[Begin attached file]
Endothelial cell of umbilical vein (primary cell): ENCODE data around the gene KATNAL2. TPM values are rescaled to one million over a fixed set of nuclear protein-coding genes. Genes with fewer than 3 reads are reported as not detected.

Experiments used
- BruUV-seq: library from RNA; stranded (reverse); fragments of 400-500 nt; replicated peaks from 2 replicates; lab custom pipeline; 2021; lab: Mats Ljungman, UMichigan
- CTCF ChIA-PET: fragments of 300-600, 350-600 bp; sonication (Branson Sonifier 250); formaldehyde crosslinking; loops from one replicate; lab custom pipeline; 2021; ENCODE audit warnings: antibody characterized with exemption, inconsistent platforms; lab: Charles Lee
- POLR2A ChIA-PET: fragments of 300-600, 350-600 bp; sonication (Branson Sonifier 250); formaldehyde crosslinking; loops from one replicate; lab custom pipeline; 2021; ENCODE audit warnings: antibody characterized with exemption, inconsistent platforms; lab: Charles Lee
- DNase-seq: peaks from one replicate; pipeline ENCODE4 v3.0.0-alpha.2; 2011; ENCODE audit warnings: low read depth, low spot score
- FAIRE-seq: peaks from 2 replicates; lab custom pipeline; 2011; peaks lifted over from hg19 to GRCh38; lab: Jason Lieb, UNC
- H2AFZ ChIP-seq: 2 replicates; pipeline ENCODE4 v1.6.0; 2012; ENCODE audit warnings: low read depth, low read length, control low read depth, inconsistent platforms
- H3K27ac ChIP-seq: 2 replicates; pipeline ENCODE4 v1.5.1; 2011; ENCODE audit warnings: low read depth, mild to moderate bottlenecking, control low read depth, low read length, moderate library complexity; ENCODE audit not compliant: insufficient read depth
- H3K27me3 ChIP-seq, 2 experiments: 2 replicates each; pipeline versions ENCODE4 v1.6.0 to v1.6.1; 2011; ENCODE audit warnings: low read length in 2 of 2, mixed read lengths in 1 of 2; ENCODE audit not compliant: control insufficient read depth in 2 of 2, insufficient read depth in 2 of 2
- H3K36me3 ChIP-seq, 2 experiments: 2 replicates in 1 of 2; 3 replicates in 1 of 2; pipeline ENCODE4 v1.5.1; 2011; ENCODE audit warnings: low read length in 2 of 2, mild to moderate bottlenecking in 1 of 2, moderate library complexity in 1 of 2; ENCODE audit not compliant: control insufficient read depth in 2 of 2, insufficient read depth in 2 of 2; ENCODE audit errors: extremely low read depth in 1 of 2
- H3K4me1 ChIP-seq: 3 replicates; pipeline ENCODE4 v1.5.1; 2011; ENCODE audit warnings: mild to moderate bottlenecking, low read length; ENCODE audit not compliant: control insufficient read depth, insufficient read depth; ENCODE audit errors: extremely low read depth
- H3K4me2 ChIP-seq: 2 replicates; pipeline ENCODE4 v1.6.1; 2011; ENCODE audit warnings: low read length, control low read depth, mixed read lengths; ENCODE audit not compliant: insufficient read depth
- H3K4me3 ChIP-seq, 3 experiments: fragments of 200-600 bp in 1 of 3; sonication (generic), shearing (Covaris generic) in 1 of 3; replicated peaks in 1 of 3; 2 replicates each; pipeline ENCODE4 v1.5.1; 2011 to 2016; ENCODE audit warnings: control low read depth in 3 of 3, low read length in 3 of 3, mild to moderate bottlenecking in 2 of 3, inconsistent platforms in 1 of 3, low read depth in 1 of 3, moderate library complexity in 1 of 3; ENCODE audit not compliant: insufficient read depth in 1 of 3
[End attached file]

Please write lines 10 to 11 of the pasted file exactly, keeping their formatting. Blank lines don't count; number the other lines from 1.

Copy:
- H3K27me3 ChIP-seq, 2 experiments: 2 replicates each; pipeline versions ENCODE4 v1.6.0 to v1.6.1; 2011; ENCODE audit warnings: low read length in 2 of 2, mixed read lengths in 1 of 2; ENCODE audit not compliant: control insufficient read depth in 2 of 2, insufficient read depth in 2 of 2
- H3K36me3 ChIP-seq, 2 experiments: 2 replicates in 1 of 2; 3 replicates in 1 of 2; pipeline ENCODE4 v1.5.1; 2011; ENCODE audit warnings: low read length in 2 of 2, mild to moderate bottlenecking in 1 of 2, moderate library complexity in 1 of 2; ENCODE audit not compliant: control insufficient read depth in 2 of 2, insufficient read depth in 2 of 2; ENCODE audit errors: extremely low read depth in 1 of 2